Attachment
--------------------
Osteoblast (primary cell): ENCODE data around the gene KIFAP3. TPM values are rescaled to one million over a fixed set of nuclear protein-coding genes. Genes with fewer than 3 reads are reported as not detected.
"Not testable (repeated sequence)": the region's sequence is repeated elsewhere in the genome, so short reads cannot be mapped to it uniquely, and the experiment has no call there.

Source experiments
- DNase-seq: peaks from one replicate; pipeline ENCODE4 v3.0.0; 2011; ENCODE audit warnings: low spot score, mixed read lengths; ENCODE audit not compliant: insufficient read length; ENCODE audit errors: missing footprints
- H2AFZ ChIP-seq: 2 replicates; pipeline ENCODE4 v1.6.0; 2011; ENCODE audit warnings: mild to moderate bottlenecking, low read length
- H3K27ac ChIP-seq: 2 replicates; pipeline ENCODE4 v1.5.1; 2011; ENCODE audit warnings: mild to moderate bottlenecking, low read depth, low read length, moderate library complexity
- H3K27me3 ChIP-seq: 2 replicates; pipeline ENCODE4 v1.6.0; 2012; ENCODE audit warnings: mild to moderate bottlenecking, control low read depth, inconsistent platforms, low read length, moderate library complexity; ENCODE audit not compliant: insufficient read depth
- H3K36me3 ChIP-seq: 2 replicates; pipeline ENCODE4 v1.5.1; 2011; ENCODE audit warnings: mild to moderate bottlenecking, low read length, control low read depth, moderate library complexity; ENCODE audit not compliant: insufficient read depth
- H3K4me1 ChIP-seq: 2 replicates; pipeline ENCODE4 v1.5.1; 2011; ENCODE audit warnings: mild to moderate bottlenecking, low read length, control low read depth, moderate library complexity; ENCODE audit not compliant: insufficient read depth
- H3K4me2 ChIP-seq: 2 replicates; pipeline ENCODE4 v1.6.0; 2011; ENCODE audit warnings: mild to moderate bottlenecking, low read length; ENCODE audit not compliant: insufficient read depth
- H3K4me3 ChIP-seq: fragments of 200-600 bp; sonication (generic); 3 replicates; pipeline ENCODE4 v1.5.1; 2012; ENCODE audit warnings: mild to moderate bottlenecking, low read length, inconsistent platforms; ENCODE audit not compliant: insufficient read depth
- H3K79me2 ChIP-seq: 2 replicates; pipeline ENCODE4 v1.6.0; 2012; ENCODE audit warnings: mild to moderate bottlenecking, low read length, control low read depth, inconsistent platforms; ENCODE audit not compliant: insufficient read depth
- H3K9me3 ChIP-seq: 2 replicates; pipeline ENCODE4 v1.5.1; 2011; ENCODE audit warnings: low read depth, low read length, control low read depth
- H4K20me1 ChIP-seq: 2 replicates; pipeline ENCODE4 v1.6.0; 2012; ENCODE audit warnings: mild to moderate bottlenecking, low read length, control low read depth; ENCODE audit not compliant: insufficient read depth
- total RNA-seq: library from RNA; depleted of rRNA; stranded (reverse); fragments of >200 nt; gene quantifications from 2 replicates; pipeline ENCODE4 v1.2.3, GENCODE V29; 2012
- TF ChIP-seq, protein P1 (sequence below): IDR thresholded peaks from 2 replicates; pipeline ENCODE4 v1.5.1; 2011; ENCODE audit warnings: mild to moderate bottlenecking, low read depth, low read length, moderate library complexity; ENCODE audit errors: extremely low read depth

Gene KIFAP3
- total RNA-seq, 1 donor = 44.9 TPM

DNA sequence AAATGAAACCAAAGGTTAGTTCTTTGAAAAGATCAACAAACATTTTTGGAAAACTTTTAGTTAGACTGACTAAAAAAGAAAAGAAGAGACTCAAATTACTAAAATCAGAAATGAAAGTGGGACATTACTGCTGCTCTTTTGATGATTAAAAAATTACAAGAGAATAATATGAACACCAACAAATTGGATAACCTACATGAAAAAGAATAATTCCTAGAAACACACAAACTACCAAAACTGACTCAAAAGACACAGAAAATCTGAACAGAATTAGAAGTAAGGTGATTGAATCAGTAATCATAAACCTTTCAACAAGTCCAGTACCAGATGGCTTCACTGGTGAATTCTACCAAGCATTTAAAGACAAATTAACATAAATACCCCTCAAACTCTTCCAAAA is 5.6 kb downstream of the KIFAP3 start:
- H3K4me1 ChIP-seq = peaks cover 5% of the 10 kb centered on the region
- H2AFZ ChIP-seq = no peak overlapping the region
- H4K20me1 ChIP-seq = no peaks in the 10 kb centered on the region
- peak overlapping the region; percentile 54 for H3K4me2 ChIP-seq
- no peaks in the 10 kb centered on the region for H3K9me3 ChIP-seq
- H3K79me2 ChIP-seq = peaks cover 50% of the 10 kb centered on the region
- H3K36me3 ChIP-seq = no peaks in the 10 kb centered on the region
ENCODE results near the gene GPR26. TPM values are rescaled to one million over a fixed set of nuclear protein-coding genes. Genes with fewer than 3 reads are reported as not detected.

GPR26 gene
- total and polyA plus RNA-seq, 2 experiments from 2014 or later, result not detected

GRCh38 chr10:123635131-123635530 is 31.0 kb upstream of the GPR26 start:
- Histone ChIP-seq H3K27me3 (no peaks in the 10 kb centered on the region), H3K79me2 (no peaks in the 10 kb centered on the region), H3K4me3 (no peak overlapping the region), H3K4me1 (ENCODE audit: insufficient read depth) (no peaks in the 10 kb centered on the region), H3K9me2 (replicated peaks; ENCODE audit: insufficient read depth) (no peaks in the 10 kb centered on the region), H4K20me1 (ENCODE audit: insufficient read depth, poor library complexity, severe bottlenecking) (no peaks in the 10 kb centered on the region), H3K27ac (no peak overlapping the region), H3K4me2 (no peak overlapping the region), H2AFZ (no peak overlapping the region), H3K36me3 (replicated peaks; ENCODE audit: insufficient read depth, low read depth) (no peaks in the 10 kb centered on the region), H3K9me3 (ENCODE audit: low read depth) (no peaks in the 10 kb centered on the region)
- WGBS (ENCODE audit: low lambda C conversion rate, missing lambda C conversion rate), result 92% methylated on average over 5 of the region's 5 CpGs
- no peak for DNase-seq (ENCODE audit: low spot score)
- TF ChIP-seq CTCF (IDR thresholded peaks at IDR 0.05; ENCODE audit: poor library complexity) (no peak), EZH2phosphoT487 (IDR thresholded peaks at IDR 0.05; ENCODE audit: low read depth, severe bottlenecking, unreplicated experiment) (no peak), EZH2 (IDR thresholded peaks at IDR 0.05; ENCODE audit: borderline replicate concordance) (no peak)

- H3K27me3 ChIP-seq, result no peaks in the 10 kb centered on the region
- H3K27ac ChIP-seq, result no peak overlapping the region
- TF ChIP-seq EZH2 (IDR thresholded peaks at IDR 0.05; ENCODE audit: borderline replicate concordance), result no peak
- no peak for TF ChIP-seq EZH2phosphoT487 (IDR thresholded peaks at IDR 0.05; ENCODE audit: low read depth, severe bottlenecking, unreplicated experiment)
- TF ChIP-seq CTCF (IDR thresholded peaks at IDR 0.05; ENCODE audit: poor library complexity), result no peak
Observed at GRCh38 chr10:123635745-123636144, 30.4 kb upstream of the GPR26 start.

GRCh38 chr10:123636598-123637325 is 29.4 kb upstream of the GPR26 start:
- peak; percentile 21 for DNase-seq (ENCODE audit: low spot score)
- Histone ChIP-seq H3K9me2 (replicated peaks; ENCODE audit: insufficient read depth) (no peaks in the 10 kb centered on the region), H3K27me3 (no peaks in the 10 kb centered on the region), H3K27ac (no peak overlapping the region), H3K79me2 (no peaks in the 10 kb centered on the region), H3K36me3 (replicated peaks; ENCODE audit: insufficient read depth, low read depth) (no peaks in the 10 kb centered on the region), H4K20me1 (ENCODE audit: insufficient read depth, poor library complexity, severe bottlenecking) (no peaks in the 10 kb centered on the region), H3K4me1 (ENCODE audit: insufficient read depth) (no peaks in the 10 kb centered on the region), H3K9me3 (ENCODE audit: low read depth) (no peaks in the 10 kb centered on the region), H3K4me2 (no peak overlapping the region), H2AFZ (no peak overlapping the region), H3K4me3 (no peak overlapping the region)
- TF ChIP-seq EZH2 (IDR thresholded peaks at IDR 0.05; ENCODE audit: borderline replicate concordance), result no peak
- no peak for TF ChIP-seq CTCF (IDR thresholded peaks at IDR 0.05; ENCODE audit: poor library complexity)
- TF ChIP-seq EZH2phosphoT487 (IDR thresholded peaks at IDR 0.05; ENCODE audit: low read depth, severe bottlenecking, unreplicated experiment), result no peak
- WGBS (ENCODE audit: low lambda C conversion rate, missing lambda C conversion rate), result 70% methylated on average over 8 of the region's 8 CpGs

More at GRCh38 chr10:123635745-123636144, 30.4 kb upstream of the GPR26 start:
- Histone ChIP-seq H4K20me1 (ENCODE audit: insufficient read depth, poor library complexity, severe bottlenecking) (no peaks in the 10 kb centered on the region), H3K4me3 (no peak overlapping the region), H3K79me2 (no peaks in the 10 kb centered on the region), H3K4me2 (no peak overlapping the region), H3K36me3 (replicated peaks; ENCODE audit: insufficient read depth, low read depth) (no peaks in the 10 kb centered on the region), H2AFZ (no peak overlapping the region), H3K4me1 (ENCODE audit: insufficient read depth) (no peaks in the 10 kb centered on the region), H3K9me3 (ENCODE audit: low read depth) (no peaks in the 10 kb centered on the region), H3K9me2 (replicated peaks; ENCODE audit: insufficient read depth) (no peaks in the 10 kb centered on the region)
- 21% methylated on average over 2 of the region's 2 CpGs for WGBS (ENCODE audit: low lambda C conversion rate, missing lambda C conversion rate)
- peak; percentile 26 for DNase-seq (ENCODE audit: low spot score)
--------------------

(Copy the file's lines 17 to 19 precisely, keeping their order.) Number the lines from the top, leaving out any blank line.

Gene KIFAP3
- total RNA-seq, 1 donor = 44.9 TPM

DNA sequence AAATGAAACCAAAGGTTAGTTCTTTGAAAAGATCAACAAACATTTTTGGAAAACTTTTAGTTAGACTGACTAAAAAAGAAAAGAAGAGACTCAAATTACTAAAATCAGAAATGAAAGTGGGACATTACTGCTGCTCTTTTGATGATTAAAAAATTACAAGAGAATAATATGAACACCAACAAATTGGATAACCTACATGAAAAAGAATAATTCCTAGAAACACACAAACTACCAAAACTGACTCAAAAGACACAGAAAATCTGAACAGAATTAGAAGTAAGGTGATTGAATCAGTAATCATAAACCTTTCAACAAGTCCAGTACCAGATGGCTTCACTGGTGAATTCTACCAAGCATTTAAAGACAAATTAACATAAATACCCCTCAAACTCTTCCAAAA is 5.6 kb downstream of the KIFAP3 start: